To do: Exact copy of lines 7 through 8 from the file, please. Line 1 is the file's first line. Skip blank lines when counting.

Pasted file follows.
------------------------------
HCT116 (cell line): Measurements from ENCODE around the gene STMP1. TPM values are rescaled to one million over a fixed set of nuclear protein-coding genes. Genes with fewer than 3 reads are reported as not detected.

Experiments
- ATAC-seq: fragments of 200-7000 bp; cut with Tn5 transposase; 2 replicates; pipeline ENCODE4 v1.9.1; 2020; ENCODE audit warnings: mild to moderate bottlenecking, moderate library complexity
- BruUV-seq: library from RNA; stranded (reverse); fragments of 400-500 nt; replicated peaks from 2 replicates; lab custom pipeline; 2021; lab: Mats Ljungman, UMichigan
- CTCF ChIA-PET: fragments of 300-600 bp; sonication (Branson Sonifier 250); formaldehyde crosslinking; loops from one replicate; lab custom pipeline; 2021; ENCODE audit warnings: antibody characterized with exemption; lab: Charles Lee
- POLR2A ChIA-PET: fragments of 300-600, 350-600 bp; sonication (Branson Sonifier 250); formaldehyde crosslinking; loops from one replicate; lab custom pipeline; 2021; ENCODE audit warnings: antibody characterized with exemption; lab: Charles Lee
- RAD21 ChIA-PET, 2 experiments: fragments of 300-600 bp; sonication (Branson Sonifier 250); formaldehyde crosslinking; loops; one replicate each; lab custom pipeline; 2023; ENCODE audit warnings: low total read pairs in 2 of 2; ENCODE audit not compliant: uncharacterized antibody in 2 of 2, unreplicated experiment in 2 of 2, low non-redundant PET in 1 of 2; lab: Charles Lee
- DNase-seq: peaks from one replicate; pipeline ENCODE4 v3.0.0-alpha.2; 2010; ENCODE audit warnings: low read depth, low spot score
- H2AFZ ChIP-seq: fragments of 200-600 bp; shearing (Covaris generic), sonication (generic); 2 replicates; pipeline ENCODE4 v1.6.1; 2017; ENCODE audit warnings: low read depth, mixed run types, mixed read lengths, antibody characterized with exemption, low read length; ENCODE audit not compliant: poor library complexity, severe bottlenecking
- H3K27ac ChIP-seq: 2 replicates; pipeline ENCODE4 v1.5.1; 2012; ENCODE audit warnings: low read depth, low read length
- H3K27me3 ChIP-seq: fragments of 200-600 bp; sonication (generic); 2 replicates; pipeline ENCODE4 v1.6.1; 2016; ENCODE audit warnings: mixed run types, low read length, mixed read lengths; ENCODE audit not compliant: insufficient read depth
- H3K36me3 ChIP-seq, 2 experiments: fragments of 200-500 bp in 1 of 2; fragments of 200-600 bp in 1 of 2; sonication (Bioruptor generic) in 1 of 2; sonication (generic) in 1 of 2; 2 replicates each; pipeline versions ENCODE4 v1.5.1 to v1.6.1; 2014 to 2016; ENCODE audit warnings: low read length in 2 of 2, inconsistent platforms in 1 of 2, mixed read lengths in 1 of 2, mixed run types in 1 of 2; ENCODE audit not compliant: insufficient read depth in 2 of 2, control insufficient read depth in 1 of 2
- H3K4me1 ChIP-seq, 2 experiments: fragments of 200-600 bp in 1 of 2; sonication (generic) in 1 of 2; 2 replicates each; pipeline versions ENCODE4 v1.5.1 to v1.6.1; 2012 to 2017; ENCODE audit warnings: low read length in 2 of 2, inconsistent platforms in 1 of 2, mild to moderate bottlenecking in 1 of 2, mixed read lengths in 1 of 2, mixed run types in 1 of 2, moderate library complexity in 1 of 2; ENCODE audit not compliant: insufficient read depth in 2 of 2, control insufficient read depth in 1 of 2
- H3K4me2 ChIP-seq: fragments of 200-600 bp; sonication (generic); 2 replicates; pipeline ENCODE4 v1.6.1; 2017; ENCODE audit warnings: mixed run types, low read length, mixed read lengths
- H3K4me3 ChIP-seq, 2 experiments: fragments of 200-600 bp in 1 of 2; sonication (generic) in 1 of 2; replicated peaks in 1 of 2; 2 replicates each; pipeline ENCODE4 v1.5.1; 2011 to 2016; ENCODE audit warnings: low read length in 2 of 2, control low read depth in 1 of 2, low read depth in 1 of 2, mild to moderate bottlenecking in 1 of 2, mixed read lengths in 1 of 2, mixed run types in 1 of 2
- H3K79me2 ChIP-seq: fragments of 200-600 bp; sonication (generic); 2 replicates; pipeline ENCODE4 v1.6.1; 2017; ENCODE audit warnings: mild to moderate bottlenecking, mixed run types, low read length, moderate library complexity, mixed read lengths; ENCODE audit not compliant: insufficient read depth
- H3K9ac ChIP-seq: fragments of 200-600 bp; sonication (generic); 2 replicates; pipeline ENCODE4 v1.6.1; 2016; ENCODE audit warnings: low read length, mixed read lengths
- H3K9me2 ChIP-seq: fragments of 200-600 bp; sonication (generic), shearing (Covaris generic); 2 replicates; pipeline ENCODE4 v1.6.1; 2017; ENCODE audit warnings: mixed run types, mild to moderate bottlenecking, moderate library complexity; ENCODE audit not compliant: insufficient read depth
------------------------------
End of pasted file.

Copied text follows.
- RAD21 ChIA-PET, 2 experiments: fragments of 300-600 bp; sonication (Branson Sonifier 250); formaldehyde crosslinking; loops; one replicate each; lab custom pipeline; 2023; ENCODE audit warnings: low total read pairs in 2 of 2; ENCODE audit not compliant: uncharacterized antibody in 2 of 2, unreplicated experiment in 2 of 2, low non-redundant PET in 1 of 2; lab: Charles Lee
- DNase-seq: peaks from one replicate; pipeline ENCODE4 v3.0.0-alpha.2; 2010; ENCODE audit warnings: low read depth, low spot score